May 13, 2014

Quote: “Why don’t we?”

A slight modification of Jeff Leigh’s quote, in response to The ‘war’ in global warming:

Those who deny any reason to act will talk just about the cost of doing something without acknowledging the cost of doing nothing.

But then the denialists have a problem: they have a stake in nothing.  That is, they cannot acknowledge actual (not theoretical) change in the environment consistent with the predictions of climate-change science that are of such a magnitude as to be, well, undeniable.  It is the reverse problem of those who warn about climate change: unless there is demonstrable change in the environment, the warnings are for naught.

That too is what makes the news on the West Antarctica ice shelf so disturbing: it is not a prediction of a future event, it is a report on actual observations, extrapolated into an intimidating future.

Just as carbon, based on measurements, can be extrapolated into the past:

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Comments

  1. Demand has to be curbed by pricing. For example: raise gasoline prices by $2 over 10 years, 20 cents a year, and implement road tolls for trucks and cars on key roads so we can maintain those roads, tunnels and bridges and invest in public transit where warranted.

    This would result in far more fuel efficient car use, somewhat less cars overall and less congested cities, incl. less diesel buses. Diesel buses are not exactly “sustainable” transportation !

    Taxes overall have to be lowered as many climate change skeptics like me are very suspicious of big government and their ever increasing tax grab, such as taxes on energy. Then we have cash for investments in alternative energies with less emissions. So, lower civil servants’ salaries by 30% (to accommodate for their far higher benefits and pensions and low risk of layoffs) and lower income taxes by perhaps 10% to make the increased gasoline taxes revenue neutral.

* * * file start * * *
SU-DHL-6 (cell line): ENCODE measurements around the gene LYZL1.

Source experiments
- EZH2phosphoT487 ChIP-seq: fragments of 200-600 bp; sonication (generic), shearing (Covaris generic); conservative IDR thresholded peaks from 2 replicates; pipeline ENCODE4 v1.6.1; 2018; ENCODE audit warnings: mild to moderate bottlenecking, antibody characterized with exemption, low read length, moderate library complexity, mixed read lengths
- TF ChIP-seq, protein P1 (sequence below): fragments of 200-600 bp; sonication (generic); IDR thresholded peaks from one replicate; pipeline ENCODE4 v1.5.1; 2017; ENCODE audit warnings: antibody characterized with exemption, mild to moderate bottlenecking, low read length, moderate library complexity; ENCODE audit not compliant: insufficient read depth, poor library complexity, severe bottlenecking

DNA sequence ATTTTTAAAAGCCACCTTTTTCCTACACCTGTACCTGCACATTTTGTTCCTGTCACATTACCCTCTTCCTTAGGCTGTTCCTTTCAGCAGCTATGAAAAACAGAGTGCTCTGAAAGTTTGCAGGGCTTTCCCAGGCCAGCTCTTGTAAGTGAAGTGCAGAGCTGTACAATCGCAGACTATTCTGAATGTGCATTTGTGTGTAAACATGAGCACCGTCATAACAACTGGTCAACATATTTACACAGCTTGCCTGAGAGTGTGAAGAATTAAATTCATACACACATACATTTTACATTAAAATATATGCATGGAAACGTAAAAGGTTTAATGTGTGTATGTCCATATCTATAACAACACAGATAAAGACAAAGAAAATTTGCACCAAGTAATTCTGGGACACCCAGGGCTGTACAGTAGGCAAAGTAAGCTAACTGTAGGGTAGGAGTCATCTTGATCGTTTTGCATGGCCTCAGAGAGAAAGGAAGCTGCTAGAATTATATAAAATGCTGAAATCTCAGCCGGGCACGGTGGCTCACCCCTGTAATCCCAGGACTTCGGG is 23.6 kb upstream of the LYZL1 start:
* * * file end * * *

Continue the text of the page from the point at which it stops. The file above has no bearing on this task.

Raise GST to 10%, from 5%, over 5 years, so we also tax imports far more than today and then lower income taxes again by another 5-8%. i.e. tax consumption, not wages. Then we’d consume less and recycle more. We import far too much crap, and all that crap, especially from coal burning industries like China, costs energy to produce and dirty emissions.

    Eliminate all corporate subsidies. Slim down governments on all levels by about 20-25%. More tax savings here. More money to make energy more expensive and thus, less of it.

    You get the point: a serious reform of not only energy taxation but also government size has to go hand in hand. Then you get buy-in from the right and the left, from the wealth creators and the less wealthy ! Otherwise not much will happen, or we end up in debt like Europeans or now Ontario if you just make energy expensive, thus destroy jobs and raise public sector size. Not a model to follow !

    1. …. or you could keep implementing tax shifts like BC has already done.

      The wheel has been invented, folks. We just need to use it.

      1. What wheel ? There are so many. Why not describe it to us in a bit more depth so we can debate its pro’s and con’s ?